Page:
Obama on Syria: ‘My credibility isn’t on the line’

Updated
U.S. President Barack Obama gestures during his press conference with the Swedish prime minister at the chancellery Rosenbad in Stockholm, Sweden, on Sept. 4...
U.S. President Barack Obama gestures during his press conference with the Swedish prime minister at the chancellery Rosenbad in Stockholm, Sweden, on Sept. 4...
Jonas Ekstromer/Scanpix Sweden/AP

On Wednesday’s NOW with Alex Wagner, Alex played some clips of President Obama in Stockholm speaking about the need to intervene in Syria and asked the panel to react to his dubious contention that “my credibility is not on the line, the international community’s credibility is on the line.”

The New Yorker’s Dexter Filkins noted that while the president would inevitably bear responsibility for any future action, there’s truth to his assertion that an international red line was crossed.

“I think the president’s right in the sense that of course it’s his red line, but it’s also true that 98 other countries signed the chemical weapons treaty,” Filkins said. “It’s just the same old story of how many countries are willing to act.”

In testimony before the Senate Foreign Relations Committee yesterday, Defense Secretary of Defense Chuck Hagel specifically cited France, Turkey, Saudi Arabia and the U.A.E as willing to support military strikes.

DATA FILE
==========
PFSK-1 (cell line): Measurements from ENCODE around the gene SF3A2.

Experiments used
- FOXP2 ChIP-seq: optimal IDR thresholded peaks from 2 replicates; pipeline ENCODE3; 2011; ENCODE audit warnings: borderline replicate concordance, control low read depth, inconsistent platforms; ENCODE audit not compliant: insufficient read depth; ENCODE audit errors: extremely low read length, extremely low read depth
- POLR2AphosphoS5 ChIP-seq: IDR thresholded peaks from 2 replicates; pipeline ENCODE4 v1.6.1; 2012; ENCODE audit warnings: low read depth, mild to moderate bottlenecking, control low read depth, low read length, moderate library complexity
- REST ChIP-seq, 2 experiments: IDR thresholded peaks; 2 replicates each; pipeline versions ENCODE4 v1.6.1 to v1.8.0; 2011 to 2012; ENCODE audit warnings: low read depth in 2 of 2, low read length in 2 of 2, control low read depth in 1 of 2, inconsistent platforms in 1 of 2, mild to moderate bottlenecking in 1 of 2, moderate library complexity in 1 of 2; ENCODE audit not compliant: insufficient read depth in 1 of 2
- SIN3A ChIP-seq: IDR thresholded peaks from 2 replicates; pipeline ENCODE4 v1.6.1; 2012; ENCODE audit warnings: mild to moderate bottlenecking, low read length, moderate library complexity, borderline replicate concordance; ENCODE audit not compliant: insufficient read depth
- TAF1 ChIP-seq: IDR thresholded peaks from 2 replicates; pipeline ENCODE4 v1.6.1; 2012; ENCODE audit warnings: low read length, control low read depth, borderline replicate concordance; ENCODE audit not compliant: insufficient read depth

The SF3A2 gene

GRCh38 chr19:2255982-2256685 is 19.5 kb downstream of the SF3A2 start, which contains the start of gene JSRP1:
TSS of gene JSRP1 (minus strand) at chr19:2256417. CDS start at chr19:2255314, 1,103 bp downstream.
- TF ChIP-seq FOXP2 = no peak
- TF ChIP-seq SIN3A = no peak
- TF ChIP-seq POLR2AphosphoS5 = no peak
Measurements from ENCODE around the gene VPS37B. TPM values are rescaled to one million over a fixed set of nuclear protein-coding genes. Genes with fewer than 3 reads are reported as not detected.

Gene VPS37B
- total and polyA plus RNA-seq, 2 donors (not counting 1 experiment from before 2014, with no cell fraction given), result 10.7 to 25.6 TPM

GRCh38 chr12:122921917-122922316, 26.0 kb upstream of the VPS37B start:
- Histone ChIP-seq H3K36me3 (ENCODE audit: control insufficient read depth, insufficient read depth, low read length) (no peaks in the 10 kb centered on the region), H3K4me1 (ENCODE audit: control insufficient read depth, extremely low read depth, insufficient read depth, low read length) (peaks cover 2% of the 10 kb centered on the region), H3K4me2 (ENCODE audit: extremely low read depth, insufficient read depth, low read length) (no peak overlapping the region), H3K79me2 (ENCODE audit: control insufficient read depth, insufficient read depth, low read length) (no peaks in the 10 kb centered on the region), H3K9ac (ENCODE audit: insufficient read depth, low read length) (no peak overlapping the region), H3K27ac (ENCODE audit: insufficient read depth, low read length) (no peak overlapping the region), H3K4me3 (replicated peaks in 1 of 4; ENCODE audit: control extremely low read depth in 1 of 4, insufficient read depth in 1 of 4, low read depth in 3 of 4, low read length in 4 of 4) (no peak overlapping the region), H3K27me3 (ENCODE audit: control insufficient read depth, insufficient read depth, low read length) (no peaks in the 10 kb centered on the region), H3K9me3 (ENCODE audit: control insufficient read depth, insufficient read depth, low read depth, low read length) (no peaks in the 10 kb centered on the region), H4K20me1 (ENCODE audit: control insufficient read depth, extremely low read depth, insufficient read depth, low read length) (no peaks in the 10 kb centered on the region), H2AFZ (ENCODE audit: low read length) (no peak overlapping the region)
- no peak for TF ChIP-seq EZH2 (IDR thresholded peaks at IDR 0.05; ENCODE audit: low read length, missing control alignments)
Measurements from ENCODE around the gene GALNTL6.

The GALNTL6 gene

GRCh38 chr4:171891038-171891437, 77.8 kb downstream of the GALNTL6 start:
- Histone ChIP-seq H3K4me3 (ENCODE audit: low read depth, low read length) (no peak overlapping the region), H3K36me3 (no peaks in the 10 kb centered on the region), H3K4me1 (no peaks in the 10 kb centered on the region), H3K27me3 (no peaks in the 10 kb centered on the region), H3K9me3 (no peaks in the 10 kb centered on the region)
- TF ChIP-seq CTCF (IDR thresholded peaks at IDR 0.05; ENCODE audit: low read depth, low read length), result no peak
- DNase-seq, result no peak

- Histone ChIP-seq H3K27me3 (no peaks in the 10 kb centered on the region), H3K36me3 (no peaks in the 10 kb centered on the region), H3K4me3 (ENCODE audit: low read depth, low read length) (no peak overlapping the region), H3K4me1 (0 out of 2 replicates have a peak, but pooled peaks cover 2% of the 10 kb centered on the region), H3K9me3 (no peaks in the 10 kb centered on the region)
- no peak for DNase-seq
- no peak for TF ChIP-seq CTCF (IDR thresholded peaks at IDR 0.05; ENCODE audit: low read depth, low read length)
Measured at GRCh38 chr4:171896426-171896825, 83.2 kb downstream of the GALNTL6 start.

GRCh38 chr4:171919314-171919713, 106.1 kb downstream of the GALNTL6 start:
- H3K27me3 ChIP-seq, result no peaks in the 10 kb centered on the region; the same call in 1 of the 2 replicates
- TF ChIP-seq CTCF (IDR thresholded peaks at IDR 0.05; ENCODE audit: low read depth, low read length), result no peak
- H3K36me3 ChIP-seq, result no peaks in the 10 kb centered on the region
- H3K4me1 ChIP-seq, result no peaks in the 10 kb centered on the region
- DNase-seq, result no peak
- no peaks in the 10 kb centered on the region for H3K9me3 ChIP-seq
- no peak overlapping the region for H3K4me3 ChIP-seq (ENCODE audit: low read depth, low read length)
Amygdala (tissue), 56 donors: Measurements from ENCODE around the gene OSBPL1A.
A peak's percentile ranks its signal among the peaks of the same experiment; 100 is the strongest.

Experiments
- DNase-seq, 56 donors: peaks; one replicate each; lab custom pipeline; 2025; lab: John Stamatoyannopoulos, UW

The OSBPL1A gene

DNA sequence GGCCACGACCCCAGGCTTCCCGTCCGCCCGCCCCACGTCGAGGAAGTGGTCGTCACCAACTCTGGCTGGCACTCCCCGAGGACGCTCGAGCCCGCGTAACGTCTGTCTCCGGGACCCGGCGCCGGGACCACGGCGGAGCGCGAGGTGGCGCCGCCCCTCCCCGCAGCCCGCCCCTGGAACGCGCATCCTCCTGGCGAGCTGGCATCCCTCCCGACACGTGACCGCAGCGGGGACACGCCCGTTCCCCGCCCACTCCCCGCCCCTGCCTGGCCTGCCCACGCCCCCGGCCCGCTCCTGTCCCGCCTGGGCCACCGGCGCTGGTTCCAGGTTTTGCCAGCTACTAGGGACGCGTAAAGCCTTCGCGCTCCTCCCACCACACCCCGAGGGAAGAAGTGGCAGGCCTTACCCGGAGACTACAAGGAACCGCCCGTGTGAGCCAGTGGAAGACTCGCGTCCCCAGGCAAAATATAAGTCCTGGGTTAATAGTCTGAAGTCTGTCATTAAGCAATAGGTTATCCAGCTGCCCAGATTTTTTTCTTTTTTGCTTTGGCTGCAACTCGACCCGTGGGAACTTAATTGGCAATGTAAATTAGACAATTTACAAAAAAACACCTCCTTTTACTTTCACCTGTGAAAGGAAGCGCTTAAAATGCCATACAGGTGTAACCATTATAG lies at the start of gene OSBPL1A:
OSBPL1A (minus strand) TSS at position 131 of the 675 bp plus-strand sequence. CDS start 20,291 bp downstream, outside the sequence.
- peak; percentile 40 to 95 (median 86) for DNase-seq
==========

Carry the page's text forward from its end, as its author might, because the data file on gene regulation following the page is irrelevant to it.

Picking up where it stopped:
Filkins also noted that Saudi Arabia and Qatar were providing significant support to the Syrian rebels.

NBC Chief White House Correspondent Chuck Todd said all the recent talk about international red lines was an appeal not just to international partners, but also a calculated political message aimed at House Republicans.

“This was the president’s attempt to say ‘stop making this about me personally,” Todd told NOW. “We know that this is an issue with some House Republicans, where they may be in favor of the policy in general, but if it’s viewed as somehow about the president personally then it becomes a political hot potato for some on the right.”

While the final measure is expected to pass the Democratic-controlled Senate, predicting the vote in the lower chamber is an inexact science.

The panel also discussed whether President Obama could realistically proceed with military strikes should a vote fail in Congress.

“Could he legally do it? He could. Would he? I think, no way does he do that,” Todd said. “Talk about destroying the relationship between the executive branch and the legislative branch.”

Obama on Syria: 'My credibility isn't on the line'

Updated